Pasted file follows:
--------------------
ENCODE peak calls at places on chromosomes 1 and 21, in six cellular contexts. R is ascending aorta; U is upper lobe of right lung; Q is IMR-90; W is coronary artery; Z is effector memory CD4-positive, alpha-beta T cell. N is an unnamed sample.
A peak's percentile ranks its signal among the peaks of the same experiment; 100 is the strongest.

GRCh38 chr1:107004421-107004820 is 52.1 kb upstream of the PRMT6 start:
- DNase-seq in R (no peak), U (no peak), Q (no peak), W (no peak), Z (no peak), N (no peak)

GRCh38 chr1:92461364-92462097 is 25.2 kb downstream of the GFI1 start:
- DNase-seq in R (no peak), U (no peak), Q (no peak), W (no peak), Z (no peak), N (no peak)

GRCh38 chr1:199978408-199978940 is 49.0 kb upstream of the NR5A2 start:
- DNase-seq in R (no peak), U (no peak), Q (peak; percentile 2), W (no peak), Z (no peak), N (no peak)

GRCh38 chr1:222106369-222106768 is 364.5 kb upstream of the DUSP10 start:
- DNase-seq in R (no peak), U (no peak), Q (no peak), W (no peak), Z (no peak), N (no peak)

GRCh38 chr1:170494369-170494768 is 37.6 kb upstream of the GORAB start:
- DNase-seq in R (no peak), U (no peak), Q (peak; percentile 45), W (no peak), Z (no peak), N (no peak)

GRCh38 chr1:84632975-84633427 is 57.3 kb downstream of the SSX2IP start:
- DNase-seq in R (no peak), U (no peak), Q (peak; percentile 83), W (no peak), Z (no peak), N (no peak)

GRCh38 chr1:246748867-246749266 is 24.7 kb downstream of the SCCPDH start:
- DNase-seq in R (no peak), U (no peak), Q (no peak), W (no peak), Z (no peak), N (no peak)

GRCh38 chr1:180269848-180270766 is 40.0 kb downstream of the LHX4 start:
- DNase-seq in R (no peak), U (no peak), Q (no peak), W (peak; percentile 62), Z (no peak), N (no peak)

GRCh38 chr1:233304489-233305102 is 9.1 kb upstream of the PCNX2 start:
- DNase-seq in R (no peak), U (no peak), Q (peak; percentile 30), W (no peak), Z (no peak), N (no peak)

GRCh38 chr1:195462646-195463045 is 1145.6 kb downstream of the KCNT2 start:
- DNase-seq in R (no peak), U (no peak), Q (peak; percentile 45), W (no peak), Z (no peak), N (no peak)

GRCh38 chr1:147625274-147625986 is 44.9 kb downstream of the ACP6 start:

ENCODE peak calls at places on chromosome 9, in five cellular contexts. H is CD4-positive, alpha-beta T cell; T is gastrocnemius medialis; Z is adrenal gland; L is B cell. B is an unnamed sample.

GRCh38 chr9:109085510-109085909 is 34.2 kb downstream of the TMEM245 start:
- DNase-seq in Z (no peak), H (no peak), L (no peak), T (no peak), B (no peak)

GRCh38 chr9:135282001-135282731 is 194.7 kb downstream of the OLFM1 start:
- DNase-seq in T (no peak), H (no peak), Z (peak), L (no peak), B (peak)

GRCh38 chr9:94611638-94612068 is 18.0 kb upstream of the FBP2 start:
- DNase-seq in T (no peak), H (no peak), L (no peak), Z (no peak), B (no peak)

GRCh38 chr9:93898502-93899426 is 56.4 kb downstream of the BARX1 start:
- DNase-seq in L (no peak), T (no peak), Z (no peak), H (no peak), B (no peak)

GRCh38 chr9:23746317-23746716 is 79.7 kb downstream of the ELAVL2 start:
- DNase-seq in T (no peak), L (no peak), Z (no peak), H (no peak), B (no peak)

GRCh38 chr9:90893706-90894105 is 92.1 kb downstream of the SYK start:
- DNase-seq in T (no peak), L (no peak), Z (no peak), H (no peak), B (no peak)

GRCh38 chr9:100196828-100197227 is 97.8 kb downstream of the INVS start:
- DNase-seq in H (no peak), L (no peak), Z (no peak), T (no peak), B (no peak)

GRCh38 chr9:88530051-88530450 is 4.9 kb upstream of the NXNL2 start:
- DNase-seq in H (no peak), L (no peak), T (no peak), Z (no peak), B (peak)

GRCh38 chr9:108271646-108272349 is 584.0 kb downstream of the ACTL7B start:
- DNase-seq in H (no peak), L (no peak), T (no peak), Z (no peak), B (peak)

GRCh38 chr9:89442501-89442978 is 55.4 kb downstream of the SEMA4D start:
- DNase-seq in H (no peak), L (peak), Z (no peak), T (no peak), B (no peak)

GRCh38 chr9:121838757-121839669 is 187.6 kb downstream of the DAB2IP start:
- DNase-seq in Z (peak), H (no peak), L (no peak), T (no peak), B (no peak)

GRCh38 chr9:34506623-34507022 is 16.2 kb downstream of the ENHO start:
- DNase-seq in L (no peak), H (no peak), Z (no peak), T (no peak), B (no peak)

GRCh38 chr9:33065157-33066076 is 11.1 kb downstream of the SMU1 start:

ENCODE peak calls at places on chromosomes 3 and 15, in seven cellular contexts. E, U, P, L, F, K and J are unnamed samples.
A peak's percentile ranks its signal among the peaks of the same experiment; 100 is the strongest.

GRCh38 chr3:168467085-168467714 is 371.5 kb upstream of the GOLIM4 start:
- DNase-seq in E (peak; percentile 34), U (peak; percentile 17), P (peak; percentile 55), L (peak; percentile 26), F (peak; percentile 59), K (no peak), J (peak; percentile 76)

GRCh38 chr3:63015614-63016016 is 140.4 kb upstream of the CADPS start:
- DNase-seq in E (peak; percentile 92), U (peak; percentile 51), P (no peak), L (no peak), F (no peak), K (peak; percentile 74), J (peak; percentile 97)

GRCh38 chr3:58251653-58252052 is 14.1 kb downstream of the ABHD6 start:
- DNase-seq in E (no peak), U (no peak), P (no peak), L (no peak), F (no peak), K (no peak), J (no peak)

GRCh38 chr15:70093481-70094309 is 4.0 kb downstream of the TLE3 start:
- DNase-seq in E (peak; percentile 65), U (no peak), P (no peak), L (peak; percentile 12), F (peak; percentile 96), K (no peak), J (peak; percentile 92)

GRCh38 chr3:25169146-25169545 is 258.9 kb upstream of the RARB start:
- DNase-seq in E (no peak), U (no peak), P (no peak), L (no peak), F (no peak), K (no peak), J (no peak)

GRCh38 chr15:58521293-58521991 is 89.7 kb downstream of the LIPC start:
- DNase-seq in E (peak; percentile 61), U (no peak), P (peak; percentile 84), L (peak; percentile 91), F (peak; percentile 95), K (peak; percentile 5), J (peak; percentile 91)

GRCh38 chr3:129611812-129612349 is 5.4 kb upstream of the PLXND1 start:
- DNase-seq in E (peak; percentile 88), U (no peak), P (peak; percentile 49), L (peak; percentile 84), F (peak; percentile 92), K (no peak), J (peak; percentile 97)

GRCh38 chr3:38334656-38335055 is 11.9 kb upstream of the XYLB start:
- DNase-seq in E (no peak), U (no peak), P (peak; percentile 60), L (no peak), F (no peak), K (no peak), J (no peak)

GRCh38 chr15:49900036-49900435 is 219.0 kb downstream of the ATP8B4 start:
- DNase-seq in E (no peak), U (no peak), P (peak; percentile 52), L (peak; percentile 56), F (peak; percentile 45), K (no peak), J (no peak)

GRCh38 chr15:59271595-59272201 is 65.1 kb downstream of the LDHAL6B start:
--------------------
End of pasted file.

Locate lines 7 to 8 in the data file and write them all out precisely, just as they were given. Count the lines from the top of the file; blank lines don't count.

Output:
GRCh38 chr1:199978408-199978940 is 49.0 kb upstream of the NR5A2 start:
- DNase-seq in R (no peak), U (no peak), Q (peak; percentile 2), W (no peak), Z (no peak), N (no peak)